Monday, May 31, 2004

MONDAY, MAY 31st.

Memorial Day. Day 386 of CPT Patti's deployment. One year, 20 days.

I watched the national Memorial Day Concert on TV this morning. It featured the National Symphony, the Chairmen of the Joint Chiefs. Some actors, some singers. And some amputees from the Global War on Terror.

It was moving. It was disturbing. It seemed as if we tried really hard on this Memorial Day to make it into a day of meaning.

By watching I learned the story of the milkshake man...a previous war (Vietnam?) amputee who volunteers on the amputee ward at Walter Reed. Milkshakes are apparently the superficial center of his ministry to those suffering the same fate as he has endured.

It was moving, but it was hard to watch. See...my darling wife is not yet home safe. I was proud, watching this concert. And I wept. Sitting here alone in my apartment, I wept. Yes...I believe in what we are doing. And I am proud of my wife's service. But I wonder...when less than 250,000 soldiers out of 290,000,000 Americans has served in Iraq, just how invested in this is the average American? Where I have given the last 13 months of my marriage to this effort and many Americans haven't given it 13 minutes of serious reading or contemplation, I can't help ask myself why our investment when others are not willing, though they exploit the freedoms my investment ensures.

Later in my TV day (remember, we are six hours ahead of the east coast. Noon for us is 6:00 am in New York) I see Katie Couric interviewing the Milkshake Man. And I am annoyed. She puts the Milkshake man on the same hurried timeline that stupid show puts all their guests. Moreover, I wonder where has she and her stupid show been all this time. The Milkshake Man has been available...but couldn't be put on the show because they needed the time for stories about prison abuse.

I'm deeply annoyed that Katie Couric treats the Milkshake Man as the story du jour simply because today is Memorial Day. For those of us actually invested in America's defense, every day is a day to contemplate the gravity of the situation. We don't need some red-letter day on a calendar to remind us. In a time of war the vacant side of the bed every evening and morning reminds us.

I switched channels. Tuned to ABC. Diane Sawyer and Charles Gibson were interviewing the medical doctor who has been ABC's medical reporter for as long as I can recall. Apparantly he's just released a book. And in it apparantly he declares himself a follower of Christ. And now he's being given the Five-Minute-Interview - same as if he were a member of the Manson gang. He's being treated as if he is a novelty. And this really annoys me because he isn't a novelty...he is a citizen of the America I Live In. But this is the state of the media today. A well-to-do man follows his convictions about helping the downtrodden and giving to the poor and these two talking heads want to profile him as if this is something newsorthy.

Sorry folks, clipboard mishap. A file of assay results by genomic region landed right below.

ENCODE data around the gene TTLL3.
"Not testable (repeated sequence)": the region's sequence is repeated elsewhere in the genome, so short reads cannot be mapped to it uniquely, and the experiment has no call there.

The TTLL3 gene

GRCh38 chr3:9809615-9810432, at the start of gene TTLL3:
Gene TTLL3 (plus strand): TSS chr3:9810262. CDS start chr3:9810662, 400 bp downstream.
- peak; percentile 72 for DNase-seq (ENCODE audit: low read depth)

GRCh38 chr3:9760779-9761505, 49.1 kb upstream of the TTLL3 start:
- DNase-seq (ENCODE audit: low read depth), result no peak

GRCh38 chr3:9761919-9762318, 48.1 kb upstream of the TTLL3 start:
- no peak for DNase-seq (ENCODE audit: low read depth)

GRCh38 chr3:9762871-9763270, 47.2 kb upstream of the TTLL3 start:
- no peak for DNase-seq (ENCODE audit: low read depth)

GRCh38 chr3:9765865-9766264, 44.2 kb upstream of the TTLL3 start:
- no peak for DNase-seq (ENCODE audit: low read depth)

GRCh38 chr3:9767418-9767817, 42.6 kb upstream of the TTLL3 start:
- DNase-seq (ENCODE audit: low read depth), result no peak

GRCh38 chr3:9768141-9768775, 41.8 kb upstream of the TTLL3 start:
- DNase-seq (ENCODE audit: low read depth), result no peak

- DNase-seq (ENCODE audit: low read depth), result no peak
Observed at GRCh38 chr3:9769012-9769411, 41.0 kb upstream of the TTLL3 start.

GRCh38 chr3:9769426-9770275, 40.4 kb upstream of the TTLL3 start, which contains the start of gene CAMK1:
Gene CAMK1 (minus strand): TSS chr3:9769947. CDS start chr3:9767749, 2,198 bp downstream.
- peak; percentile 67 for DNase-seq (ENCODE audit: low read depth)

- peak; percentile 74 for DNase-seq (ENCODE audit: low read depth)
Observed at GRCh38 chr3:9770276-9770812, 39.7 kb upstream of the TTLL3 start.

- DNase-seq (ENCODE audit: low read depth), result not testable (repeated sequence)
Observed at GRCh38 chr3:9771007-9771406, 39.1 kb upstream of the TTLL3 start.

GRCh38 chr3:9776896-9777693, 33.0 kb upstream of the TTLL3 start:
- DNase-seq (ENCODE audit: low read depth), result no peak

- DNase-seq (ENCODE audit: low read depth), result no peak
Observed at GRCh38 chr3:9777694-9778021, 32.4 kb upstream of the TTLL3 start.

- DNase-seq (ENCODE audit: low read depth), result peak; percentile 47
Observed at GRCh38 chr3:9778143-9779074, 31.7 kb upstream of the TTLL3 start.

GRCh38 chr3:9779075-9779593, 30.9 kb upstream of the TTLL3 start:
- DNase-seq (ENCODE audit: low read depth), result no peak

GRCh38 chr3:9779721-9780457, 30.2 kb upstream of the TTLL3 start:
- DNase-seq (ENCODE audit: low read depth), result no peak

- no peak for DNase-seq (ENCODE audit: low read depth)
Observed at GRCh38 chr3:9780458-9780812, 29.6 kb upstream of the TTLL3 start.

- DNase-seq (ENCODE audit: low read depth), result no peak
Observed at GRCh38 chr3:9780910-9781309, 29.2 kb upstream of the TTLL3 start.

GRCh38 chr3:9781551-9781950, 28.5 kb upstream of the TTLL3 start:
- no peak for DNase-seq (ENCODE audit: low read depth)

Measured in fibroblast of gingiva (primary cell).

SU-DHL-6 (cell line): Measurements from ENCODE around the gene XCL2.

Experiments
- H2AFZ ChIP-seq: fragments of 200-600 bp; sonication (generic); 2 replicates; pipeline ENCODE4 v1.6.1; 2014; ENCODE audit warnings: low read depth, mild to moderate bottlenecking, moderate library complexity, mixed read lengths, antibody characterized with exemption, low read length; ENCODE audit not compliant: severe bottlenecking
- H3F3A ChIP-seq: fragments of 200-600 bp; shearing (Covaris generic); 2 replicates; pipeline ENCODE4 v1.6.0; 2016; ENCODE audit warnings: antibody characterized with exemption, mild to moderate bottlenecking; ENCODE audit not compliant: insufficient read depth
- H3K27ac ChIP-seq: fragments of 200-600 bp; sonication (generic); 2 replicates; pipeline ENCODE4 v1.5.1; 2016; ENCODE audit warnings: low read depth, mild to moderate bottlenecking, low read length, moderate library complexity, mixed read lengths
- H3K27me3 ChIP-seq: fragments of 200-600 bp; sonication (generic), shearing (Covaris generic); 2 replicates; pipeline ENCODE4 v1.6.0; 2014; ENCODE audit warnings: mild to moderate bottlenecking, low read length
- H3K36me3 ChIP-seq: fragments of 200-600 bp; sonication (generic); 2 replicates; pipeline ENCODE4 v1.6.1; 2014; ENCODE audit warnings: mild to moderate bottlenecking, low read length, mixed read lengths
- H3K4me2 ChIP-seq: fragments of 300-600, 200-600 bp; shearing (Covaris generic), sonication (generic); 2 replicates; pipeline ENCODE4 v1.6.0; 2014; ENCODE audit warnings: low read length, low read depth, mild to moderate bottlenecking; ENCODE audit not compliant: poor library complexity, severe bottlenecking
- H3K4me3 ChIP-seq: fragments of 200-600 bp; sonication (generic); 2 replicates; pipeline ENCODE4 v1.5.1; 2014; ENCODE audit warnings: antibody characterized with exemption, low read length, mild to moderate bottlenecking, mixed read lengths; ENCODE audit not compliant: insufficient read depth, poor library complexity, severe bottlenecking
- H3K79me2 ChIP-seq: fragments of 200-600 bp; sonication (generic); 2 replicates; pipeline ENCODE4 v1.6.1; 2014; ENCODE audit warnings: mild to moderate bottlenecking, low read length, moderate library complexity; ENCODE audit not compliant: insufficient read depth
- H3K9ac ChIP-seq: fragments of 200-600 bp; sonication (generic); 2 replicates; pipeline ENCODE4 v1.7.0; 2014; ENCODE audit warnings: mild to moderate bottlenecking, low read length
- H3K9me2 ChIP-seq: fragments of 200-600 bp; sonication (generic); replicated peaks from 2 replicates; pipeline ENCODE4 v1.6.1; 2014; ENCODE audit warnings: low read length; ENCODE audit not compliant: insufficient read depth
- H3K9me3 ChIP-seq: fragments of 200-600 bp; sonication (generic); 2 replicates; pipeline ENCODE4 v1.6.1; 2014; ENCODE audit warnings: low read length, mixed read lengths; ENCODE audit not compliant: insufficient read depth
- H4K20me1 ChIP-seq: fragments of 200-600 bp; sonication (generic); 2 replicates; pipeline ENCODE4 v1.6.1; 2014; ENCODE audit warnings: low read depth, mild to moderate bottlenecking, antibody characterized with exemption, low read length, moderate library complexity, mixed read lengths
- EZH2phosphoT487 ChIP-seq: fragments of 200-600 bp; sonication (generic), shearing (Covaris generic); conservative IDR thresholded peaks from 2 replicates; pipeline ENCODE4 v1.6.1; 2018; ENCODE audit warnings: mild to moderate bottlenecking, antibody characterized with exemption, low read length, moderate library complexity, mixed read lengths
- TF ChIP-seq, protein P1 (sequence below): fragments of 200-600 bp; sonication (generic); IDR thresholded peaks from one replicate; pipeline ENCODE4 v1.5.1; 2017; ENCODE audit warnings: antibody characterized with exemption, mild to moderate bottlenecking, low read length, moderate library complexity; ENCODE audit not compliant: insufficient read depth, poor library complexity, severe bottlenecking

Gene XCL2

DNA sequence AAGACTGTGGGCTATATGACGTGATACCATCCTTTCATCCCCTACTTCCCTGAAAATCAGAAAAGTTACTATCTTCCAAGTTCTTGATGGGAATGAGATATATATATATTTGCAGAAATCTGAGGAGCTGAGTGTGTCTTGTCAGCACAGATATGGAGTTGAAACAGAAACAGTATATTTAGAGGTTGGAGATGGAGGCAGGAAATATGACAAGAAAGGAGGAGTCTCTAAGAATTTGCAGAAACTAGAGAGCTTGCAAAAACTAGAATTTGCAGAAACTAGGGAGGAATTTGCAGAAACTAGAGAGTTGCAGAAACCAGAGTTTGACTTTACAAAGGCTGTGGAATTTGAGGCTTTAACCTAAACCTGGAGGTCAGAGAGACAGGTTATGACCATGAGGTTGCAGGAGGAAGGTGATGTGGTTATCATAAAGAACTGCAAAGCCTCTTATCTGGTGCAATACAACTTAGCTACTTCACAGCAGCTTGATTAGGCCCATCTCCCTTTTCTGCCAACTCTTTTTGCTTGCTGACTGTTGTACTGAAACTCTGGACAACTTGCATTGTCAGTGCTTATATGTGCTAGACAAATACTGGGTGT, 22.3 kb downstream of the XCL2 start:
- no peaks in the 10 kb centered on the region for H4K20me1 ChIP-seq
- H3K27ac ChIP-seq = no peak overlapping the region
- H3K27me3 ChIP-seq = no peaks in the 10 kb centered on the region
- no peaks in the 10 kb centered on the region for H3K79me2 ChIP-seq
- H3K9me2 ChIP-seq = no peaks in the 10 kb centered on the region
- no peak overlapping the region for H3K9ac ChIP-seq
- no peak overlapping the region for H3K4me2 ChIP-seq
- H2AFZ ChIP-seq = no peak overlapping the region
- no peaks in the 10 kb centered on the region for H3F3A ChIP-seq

Point is - being a Christian is still in the majority in The America I Live In. Check the statistics and you will find the less well-to-do give more to charity in this country than any other group. So where has ABC News been that this doctor is "novel"? Beats me. It's life as usual in the America I Live In.

Today has been an emotional day for me. I feel as if more of America should be holding my hand day in and day out. In reality it feels as if the fraction of the population who are actually invested in the Global War on Terror are all holding each others hands...and a large percentage are holding nothing but politically motivated signs indicating "Bush Lied" and "No Blood For Oil".

And in a weak moment I resent the right that those on the less-than-informed-side have to hold and wave the flag. I feel about that as I occasionally feel about my smile. My parents paid the money to put me in braces. Me? I've been all too willing to smile without thinking about the costs of that nearly perfect smile. Just taking advantage of it. Pretty arrogant, I'd imagine my folks would think as I attempt to rip into a ball of twine with my teeth.

So...all this I encounter today. And then I go read Mark Steyn's column. And I think this country could use a larger bit of investment. Because lack of investment, but enjoyment of the fruits results in some very lazy and ignorant citizens who have no idea of the actual costs.